Yesterday I reviewed Cristina Henríquez’s latest novel, The Book of Unknown Americans. Ms. Henríquez graciously agreed to be interviewed via email.
How would you describe the inception of The Book of Unknown Americans? What was the writing process like?
CH: The novel started with a short story told from Mayor’s point-of-view. The first line of that story, which survives in the book, was, “We heard they were from Mexico.” But not long after the story was done, it haunted me — that “we.” Who was the community or group of people behind it? I wanted to find out, so I kept writing, characters and more characters, making up a community as I went along. It took me a long time to figure out the best way to incorporate all those characters, but the point of inception for the book was that story and then spinning it out.
The process itself was slow. It took me five years to write the novel. Lots of wrong turns and misdirection, lots of failed plot threads. But you just keep kneading it out, you know? Patiently, patiently. Until you realize that it’s starting to take shape.
How did you go about conducting research for the novel?
CH: I did as little research as I could. Too much research usually puts the brakes on my inventive impulses, so I edge into research cautiously, only going as far as I need to. For this book, the research consisted mostly of looking up colloquialisms, customs, and histories from each of the represented countries. I also relied fairly heavily on my mom, who is a translator for the school district in Delaware, for questions about how the special education system works and how traumatic brain injuries manifest themselves.
Most of the characters in The Book of Unknown Americans narrate at least one chapter. Maribel is a notable exception — is that exception meant to underscore her isolation?
CH: I wish I could say yes, but really the only reason I didn’t give Maribel her own chapter was because I was being so rigid about structuring the book. I wanted the narrative to follow a pattern: Alma, Mayor, interstitial narrative, over and over. Which meant that there was space for only one member of each family to contribute to those interstitial chapters. For reasons that I hope are obvious to people after they read the book, for the Riveras, I really wanted that person to be Arturo.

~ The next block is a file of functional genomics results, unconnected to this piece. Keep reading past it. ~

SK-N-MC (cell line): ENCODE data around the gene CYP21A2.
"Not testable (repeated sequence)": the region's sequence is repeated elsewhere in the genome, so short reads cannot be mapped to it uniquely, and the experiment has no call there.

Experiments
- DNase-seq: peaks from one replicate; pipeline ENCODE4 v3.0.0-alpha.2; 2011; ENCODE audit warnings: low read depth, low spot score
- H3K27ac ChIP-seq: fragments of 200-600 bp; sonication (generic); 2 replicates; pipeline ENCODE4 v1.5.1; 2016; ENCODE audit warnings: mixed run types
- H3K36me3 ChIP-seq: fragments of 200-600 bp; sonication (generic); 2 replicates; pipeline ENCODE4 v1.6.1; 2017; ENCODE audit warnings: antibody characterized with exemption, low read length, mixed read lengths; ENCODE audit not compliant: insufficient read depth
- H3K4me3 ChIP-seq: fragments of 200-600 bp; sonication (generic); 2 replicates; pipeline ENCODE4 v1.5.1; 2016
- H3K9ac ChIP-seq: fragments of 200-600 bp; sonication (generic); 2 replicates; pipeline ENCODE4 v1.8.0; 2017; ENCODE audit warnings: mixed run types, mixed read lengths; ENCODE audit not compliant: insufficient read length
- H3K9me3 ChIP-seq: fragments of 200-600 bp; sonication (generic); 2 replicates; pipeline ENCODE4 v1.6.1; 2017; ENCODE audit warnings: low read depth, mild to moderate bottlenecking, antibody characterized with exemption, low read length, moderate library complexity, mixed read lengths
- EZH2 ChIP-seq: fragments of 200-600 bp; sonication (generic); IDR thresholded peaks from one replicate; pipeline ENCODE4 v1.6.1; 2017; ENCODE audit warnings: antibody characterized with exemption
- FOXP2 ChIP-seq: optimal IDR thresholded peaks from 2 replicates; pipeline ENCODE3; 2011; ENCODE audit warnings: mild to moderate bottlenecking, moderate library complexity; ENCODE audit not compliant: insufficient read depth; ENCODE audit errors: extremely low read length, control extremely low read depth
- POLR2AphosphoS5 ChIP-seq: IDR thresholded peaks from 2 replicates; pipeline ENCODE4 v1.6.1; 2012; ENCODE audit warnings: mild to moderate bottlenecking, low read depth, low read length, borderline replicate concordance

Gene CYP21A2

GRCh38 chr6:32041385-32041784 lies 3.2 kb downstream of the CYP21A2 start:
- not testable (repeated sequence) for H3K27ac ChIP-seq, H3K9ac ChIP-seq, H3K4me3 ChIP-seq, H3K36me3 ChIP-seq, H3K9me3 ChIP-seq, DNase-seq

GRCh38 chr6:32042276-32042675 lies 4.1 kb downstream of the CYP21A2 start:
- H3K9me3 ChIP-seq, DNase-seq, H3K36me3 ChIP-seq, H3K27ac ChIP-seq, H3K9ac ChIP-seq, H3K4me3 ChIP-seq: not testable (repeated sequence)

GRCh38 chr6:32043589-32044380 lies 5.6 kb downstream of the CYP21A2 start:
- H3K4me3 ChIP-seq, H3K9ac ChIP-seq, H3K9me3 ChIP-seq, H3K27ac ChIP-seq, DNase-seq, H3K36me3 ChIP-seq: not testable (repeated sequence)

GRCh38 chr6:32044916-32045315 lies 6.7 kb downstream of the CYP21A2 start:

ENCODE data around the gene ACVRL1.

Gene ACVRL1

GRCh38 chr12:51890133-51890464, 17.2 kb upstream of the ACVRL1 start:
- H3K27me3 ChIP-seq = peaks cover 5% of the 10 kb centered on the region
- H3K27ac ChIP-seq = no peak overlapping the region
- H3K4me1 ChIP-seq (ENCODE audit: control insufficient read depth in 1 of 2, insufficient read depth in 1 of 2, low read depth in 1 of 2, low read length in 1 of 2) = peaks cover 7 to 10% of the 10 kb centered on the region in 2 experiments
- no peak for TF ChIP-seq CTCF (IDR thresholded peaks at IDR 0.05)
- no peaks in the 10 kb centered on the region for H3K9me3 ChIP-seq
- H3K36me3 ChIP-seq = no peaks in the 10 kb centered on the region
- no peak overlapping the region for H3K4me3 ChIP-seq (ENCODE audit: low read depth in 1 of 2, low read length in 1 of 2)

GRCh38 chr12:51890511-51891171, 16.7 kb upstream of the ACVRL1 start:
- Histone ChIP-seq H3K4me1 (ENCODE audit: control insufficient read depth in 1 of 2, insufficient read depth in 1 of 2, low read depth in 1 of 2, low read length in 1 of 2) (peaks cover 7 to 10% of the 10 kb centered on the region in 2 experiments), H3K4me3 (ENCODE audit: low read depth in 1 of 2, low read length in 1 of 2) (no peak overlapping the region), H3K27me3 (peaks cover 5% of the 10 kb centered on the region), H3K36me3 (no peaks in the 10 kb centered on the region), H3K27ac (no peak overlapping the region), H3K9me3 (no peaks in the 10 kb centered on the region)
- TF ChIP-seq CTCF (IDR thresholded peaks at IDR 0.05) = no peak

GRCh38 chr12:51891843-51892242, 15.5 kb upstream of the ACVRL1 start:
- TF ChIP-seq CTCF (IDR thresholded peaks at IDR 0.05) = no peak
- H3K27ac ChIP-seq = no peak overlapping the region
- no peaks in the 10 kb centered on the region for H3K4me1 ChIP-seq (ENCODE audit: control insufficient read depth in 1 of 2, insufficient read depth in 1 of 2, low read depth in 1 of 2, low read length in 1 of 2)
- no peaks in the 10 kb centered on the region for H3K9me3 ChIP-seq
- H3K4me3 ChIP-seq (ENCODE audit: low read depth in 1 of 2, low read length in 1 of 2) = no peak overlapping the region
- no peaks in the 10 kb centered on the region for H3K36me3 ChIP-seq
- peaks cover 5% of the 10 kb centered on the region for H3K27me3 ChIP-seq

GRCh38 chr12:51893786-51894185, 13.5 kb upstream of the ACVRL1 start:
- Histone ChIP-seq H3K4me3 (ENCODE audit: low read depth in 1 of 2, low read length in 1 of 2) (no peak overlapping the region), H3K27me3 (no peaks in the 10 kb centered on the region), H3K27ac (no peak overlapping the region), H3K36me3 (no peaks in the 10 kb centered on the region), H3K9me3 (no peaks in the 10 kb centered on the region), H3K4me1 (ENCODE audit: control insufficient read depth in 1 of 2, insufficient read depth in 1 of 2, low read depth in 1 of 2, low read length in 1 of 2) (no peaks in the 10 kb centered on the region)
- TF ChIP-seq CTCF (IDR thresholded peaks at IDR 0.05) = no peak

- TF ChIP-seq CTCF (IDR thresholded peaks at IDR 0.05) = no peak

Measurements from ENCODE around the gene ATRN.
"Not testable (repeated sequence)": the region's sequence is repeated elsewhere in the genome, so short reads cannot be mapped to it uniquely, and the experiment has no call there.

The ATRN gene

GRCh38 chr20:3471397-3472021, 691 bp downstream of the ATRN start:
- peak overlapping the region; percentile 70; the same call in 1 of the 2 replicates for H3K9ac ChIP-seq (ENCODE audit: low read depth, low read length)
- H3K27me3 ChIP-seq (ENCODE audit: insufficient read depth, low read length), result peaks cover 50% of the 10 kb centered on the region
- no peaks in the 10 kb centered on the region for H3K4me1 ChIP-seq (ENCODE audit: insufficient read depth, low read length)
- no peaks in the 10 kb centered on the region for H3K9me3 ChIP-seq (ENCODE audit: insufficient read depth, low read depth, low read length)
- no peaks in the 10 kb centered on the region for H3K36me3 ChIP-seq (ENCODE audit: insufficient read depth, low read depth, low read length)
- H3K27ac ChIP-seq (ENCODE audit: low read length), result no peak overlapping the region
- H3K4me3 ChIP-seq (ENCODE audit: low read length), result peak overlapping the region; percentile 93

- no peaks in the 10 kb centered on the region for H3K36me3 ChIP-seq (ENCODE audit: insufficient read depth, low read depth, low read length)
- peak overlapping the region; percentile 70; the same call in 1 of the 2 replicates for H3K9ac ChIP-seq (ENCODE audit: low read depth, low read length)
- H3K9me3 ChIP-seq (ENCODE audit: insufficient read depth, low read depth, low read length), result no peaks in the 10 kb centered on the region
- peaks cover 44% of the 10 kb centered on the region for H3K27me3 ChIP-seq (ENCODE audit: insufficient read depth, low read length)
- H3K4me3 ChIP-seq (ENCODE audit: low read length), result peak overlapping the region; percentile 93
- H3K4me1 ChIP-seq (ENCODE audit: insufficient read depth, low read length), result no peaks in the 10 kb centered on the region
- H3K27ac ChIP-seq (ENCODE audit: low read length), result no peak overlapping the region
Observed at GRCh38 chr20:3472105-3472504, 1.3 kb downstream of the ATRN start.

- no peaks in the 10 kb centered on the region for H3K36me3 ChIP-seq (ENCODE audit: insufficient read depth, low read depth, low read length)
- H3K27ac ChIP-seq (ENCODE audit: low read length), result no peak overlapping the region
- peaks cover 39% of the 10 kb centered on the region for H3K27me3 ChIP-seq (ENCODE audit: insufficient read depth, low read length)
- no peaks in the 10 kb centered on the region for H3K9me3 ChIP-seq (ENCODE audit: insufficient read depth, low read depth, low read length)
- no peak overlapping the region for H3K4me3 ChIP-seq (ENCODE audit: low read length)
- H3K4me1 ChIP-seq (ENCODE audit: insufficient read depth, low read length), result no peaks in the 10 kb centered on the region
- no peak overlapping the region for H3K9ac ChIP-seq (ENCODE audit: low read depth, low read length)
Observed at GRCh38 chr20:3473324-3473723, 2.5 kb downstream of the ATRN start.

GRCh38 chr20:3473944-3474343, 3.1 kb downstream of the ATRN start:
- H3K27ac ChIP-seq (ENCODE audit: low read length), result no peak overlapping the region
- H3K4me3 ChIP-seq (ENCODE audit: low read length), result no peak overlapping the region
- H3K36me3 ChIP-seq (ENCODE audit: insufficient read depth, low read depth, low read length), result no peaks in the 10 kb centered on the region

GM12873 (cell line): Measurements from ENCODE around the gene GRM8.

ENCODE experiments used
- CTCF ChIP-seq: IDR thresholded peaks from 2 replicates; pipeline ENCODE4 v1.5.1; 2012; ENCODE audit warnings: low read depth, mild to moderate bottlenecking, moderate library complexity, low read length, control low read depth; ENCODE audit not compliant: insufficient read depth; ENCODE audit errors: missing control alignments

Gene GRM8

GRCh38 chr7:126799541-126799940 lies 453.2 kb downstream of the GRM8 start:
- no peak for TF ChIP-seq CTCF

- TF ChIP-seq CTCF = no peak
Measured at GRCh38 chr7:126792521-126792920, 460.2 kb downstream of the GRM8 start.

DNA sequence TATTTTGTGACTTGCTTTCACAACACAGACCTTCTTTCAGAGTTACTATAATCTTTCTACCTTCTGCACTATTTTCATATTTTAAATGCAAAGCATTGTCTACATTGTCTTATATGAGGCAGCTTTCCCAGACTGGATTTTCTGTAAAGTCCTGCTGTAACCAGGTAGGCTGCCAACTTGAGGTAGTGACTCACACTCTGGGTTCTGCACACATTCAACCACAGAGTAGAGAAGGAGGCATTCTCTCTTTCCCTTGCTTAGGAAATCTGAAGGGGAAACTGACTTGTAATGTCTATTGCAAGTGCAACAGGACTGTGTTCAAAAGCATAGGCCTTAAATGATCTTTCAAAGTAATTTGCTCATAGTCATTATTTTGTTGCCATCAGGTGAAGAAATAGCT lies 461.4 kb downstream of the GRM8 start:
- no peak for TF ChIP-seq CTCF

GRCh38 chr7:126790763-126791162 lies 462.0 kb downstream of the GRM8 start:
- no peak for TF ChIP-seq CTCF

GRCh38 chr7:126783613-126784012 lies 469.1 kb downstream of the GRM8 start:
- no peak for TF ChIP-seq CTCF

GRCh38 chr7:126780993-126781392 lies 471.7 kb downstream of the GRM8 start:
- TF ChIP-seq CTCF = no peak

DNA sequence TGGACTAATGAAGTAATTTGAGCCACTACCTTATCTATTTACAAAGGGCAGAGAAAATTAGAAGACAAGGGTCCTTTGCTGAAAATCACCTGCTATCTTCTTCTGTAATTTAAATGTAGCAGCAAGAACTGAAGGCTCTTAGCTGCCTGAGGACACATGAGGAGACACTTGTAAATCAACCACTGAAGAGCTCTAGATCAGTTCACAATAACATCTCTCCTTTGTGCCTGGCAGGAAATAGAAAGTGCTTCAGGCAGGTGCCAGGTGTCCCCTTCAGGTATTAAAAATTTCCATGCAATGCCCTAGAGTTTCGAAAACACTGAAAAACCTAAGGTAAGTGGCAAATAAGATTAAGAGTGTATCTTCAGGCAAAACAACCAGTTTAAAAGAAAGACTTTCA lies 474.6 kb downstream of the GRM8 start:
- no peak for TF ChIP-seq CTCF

Do you hope that The Book of Unknown Americans will have a political impact?
CH: No. If it does in some positive way, I would be thrilled. But I don’t hope for it. What’s more meaningful to me is if it has a personal impact, if people read it and start to see others around them — especially immigrants — differently, with more empathy.
What’s one question you hope readers take away from the novel?
CH: That’s an interesting one. Maybe: How have we let ourselves become so intolerant?
What’s next on your writing horizon?
CH: I wish I knew! I have some loosely percolating ideas, but nothing firm yet.
My thanks again to Ms. Henríquez for her time and thoughtful answers. You can read more about Cristina Henríquez, and The Book of Unknown Americans, on Ms. Henríquez’s website, www.cristinahenriquez.com. Follow Cristina Henríquez on Twitter: @crishenriquez
9 thoughts on “An Interview with Cristina Henríquez, Author of The Book of Unknown Americans”
So great to see an interview with an author who continues to impress me.
Thank you for reading!
It sounds like this book has a good message- I hope lots of people read it!
It’s so neat to read these answers from Cristina Henriquez, especially the part about her researching only as far as she needs. Some authors tend to research everything under the moon and try to fit it all in; it sounds like the author here knew exactly what she needed to back up and moved on with it. I am eager to read the book!
I think you’ll love the book. I loved that particular answer too, because it shows just how many diverse writing styles are out there — and how they can all be successful .
Okay, reading Ms. Henriquez’s words has made me feel more compelled to pick up the book. I was just watching the news yesterday about immigration reform, feeling a host of mixed emotions watching the American protestors and grappling with my own mixed feelings as a former immigrant (? does one ever become a “former” immigrant?).
Thank you, Carolyn, for reading and reviewing such a diverse set of authors and books. I really appreciate that about your blog (and you).
Thank you so much, Cecilia! This is one of the best things anyone’s ever said about the blog, and I’ll try to live up to it 🙂
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